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How Mary Healed My Heart on the Feast of the Assumption

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I vividly remember not wanting to even go to Mass that Assumption morning. The anxiety and stress were eating me alive…yet that day something changed in my heart.


by Heidi Indahl


Since my stillbirth ten years ago, I have struggled with severe anxiety during pregnancy. This is so unsurprising to most people, that it hardly seems remarkable. Yet during a specific pregnancy with my daughter Lucie, it became so strong that I struggled to function at all by the time I reached my third trimester. I was simply living life waiting for her to die.

I knew this was not a healthy reaction, yet none of my normal coping techniques worked to get me back on track.

I vividly remember not wanting to even go to Mass that Assumption morning, towards the end of my third trimester. I awkwardly knelt for prayers and prepared to participate in Mass locked in a cloud of worry and hopelessness. I did my best to show everyone that I was OK…but I was very much not OK.

The anxiety and stress were eating me alive.

Yet that day something changed in my heart. Quiet tears and pleading, desperate prayers before Mass that day did far more healing than any coping technique. A very real, very physical burden was lifted from my heart. For those familiar with the chest-gripping pain of an anxiety attack, it was like someone snapped their fingers and the ropes tying my heart and lungs and chest together all snapped.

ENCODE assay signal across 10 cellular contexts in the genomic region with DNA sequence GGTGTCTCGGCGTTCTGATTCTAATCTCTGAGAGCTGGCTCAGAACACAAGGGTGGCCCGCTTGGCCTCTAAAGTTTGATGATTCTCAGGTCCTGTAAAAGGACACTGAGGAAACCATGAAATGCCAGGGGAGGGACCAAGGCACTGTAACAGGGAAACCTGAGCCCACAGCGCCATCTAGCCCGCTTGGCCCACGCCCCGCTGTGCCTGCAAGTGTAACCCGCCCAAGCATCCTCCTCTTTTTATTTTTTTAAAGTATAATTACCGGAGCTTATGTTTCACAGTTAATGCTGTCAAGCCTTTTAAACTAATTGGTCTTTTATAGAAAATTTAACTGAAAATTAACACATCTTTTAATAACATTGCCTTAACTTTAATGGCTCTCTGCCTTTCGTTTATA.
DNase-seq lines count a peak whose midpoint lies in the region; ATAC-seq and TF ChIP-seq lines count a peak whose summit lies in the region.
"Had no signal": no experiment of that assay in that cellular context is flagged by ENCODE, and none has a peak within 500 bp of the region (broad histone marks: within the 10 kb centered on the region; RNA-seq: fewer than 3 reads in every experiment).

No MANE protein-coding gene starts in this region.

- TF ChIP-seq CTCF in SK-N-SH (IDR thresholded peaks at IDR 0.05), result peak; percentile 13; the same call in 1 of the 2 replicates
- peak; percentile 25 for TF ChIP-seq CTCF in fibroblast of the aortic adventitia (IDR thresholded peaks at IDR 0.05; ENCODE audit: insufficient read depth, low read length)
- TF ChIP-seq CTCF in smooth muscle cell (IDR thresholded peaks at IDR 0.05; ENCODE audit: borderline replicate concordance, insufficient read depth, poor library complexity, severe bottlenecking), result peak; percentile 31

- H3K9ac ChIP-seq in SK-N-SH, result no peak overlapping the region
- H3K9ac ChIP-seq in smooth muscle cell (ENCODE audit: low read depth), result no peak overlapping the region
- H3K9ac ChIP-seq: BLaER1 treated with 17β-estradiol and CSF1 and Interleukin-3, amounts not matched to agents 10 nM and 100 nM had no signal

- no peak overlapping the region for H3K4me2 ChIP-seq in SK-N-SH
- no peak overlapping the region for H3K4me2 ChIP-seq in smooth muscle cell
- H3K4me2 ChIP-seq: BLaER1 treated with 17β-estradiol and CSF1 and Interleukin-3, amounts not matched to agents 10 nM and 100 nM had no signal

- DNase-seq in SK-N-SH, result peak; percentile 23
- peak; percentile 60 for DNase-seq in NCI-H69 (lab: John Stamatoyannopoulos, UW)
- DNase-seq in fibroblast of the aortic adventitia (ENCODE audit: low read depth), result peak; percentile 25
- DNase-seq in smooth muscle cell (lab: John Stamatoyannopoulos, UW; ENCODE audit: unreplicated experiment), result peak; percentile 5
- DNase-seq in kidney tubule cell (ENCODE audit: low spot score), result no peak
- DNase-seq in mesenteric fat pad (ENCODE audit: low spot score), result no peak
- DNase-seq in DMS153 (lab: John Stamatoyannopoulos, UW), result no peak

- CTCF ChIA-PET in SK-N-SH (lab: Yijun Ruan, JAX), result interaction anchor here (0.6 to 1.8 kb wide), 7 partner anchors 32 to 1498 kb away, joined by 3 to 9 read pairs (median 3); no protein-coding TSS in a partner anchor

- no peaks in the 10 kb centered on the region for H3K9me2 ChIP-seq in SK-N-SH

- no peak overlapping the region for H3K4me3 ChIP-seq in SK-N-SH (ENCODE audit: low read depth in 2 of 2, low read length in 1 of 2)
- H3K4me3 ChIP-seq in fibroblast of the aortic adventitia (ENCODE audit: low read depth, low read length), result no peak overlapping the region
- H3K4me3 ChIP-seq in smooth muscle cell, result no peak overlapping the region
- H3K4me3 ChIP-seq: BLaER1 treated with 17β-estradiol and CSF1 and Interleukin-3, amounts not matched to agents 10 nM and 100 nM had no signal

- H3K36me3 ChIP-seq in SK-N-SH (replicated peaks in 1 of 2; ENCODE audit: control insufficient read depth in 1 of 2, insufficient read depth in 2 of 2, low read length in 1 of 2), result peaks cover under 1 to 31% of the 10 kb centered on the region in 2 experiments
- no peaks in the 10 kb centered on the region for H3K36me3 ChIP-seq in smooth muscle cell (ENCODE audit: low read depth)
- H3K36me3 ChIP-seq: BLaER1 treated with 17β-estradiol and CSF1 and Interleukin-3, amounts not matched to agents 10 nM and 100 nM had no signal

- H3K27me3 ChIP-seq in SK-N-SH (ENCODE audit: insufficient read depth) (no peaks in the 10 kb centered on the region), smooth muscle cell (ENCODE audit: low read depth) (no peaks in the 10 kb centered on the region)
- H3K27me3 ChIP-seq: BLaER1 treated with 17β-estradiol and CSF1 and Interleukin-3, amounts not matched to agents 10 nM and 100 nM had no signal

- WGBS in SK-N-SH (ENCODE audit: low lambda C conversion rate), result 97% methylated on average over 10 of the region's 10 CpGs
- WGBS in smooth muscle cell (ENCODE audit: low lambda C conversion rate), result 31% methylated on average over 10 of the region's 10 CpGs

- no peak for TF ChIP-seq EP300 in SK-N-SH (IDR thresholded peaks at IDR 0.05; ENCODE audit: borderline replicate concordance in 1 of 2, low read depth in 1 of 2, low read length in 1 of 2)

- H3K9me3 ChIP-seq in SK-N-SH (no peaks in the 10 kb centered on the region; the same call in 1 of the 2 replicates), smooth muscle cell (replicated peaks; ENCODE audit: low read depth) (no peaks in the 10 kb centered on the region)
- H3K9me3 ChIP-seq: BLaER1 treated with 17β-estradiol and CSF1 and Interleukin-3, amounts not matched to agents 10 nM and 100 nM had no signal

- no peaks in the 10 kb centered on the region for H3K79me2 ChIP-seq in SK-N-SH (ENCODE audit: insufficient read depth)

When I was working on the manuscript for Blessed Is the Fruit of Thy Womb: Rosary Reflections for Miscarriage, Stillbirth, and Infant Loss I stayed with the reflection for the Assumption quite some time.  I wanted to tell this story, but it didn’t seem to fit the mystery.  I ended up briefly referring to my Assumption conversion of the heart in the introduction and writing about another aspect for the actual reflection.

In fifteen years of living life after loss, the truth is there is more to most of the reflections included in the text. The book is written, but the stories are still untold. Not just mine, but yours.

This fall I am launching a new Facebook discussion group for moms based on the text, specifically dedicated to the spiritual side of healing following pregnancy and infant loss. The group will be focused on prayer, support, and spiritual encouragement. You may think of it as having friends help you write your own version of Blessed Is the Fruit of Thy Womb, based on your own experiences. While owning a copy of the book is encouraged, it is in no way required for participation.  

The group is in the early days of getting to know each other and we would love to have you join us! Starting in September. I will be sharing a weekly video with an in-depth, expanded look at one of the mysteries of the rosary. Throughout each week we will pray together, share our struggles, and encourage one another in continued growth. No matter if your loss was one week ago or thirty years, you are welcome!

Calling on Mary. Supporting Each Other. Growing Through Loss.

Follow Jerry Windley-Daoust:

Publisher, Gracewatch Media

Jerry Windley-Daoust is a writer, editor, and father of five. He writes essays and stories at Windhovering and is the show-runner for Gracewatch Media, a small Catholic publisher. You can follow his latest publishing projects at gracewatch.org.

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